This is however just what has happened. The University, through the executive power of upper administration, has delivered the workload for the coming semester to the professors, and in the process has abandoned all traditions of democratic process and collegiality, things you claim to value quite highly in your evasive letters to every community member who presses you to allow the Activism Course to survive. Ultimately the Activism Course was treated as an illegitimate educational experiment, the attendees of the Activism Course knew it was at risk of being taken away by members of the administration who were used to more orthodox methods after only one semester. The expulsion of two young students and the refusal to supply the same number of TA's other workgroup-modelled classes received were only symptoms of the phobic reaction to this way of learning.

Students, community members, and Prof. Denis Rancourt together organized a rally to advocate the continuation of the Activism Course. A petition for a second year course was begun and nearly three hundred signatures received.

The reason I had contacted you by e-mail Mr.Patry , was because I was unable to attend this rally. I knew my contribution was required somehow, because the Activism Course had benefited me so much. I decided to talk to you directly, and to no avail. Friend and fellow Activism Course attendee Shannon Lee Mannion, tried to talk to you in my place, and again you blocked her out.

Besides evasive rhetoric about the University, you said only that "[...] universities have a long tradition of working in a collegial and democratic environment. It would be inappropriate for the President of a University to decide unilaterally on the content of a program or on what course should or should not be offered in any given year or semester. It would also be inappropriate for the President to decide who should or should not be teaching a given course."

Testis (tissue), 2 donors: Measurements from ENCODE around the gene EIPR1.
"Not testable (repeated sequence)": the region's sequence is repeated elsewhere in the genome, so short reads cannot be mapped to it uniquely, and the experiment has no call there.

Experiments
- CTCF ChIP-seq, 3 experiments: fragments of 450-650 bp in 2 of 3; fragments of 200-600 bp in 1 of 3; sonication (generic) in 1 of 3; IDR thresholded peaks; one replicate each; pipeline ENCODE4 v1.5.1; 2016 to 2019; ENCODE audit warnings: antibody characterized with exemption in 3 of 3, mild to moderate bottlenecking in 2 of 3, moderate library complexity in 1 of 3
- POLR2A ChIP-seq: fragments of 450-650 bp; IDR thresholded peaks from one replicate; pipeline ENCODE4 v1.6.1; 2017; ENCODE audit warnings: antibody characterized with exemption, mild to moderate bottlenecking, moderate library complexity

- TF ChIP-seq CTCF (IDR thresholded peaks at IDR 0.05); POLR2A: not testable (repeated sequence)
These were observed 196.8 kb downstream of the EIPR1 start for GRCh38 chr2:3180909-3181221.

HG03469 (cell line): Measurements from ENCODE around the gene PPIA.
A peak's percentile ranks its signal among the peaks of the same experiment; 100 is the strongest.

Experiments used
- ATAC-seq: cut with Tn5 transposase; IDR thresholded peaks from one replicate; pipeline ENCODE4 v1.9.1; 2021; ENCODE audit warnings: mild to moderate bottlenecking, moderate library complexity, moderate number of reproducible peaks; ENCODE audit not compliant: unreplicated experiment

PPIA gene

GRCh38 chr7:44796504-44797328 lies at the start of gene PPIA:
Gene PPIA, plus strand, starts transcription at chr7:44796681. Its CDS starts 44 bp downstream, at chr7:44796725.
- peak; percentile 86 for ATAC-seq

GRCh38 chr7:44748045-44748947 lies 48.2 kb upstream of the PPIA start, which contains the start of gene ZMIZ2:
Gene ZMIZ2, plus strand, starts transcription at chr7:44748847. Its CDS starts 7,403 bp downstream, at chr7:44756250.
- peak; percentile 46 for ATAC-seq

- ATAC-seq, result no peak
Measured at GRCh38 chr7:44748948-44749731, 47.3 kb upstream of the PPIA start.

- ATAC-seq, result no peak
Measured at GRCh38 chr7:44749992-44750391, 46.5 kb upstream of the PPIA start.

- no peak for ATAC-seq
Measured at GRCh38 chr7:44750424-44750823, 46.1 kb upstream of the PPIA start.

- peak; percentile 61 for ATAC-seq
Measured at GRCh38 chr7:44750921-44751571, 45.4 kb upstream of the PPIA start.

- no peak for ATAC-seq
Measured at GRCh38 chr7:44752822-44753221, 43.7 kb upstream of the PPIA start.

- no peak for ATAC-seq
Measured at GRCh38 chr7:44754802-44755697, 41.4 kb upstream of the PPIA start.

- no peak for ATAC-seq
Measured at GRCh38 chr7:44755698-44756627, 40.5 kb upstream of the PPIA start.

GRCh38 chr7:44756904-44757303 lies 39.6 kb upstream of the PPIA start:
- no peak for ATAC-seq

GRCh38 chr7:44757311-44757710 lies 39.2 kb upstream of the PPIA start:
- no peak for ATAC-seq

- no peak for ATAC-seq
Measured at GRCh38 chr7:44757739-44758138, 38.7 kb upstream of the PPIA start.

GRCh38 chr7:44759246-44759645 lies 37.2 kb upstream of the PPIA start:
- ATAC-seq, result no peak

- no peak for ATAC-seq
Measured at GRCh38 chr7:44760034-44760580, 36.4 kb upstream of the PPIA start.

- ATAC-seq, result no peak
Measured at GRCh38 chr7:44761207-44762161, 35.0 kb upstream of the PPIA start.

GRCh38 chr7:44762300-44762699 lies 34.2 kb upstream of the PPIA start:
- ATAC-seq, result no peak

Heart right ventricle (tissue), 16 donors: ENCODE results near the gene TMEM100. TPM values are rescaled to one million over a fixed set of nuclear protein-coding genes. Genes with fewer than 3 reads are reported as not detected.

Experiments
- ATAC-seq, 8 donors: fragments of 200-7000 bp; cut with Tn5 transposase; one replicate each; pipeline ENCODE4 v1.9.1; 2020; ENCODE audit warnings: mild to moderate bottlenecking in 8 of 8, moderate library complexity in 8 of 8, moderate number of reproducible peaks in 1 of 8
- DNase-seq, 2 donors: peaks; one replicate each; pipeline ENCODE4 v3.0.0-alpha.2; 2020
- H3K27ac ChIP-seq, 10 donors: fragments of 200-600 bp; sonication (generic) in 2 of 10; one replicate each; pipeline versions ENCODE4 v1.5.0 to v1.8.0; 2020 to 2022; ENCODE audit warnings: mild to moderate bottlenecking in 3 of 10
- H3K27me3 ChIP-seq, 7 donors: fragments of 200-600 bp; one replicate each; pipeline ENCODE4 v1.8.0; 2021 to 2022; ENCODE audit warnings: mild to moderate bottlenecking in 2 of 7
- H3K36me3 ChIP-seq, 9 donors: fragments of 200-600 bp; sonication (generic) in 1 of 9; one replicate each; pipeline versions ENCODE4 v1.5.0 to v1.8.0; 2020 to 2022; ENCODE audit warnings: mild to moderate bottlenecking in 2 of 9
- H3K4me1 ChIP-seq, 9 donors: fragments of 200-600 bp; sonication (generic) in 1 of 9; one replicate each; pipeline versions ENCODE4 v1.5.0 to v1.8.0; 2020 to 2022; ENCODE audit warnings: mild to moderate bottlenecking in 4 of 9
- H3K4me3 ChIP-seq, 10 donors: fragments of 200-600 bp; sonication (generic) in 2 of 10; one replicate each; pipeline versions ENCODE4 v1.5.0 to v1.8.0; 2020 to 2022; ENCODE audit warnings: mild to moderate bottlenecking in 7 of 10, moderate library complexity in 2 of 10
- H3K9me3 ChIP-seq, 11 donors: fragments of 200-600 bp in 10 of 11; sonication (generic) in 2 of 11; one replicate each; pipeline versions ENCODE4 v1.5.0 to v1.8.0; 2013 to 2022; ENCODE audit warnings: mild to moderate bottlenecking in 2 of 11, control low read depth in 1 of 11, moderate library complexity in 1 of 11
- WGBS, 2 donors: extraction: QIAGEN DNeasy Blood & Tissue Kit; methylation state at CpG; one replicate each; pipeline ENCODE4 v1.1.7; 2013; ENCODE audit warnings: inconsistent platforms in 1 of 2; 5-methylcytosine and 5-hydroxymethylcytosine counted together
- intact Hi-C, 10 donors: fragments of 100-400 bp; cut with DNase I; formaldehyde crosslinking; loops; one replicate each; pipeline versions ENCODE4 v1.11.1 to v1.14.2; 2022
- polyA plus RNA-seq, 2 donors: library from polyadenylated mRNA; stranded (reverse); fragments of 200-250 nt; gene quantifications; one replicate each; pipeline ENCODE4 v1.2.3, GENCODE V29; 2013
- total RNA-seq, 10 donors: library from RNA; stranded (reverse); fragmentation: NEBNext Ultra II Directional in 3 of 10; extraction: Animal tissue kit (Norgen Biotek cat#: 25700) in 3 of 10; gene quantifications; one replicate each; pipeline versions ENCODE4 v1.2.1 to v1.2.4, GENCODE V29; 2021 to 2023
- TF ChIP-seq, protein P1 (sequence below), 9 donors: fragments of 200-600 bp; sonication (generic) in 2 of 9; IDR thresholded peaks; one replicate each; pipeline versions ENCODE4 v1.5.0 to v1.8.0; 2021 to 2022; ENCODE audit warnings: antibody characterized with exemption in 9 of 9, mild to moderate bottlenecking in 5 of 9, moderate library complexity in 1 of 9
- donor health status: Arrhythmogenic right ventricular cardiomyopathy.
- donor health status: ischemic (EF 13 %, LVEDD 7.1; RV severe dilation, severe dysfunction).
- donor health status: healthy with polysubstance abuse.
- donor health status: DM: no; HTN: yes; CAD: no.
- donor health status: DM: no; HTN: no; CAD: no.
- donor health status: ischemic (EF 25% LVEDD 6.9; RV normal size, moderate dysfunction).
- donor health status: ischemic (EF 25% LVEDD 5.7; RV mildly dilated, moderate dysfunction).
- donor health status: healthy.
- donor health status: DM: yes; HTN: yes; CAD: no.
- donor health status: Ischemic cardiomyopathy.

May I ask then, Mr.Patry, if it would be inappropriate for you to decide unilaterally what course should be taught by whom, who is able to do it appropriately? If it wasn't you, it was someone else. At some level, somebody made a decision that the Activism Course not only shouldn't be taught by Denis Rancourt, it shouldn't even be discussed by the Science Faculty Council as a possibility. If the Faculty Council meetings become exclusive to new ideas and student-led initiatives, where is the democracy at the Univesity of Ottawa? Items of discussion were struck from meeting agendas, meetings cancelled and community members forced to leave at the hand of security guards. Where is the long tradition of collegial democratic process? Where is the justice in this backhanded form of decision making?

As far as the administration was concerned, all the effort put into the rally demonstration and petition campaign were for naught. The petition along with a formal proposal for the continuation of the Activism Course and the creation of a second-year course to accompany the first-year course already developed by Prof. Rancourt were meant to be delivered to the science Faculty Council. When student representative Severin Stojanovic attempted to get these items addressed during and before the meeting of the Faculty Council, he was absolutely ignored and blocked. Administrators, among them science dean Andre Lalonde, blatantly refused to put the Activism Course item on the agenda. Community members present at the meeting expressed their dissatisfaction, asking that the by-laws of the University be respected and followed, after which Dean Lalonde forcibly closed the meeting with the use of security guards.

What is so terrifying about an Activism Course that security guards are necessary to end and evacuate democratically founded meetings? The day before this meeting took place, you and Vice-President Major met with three students who spoke on behalf of the students and community members who now assemble under the title "Freedom of Expression Committee" (FEC) to press the issue of free expression at the University of Ottawa.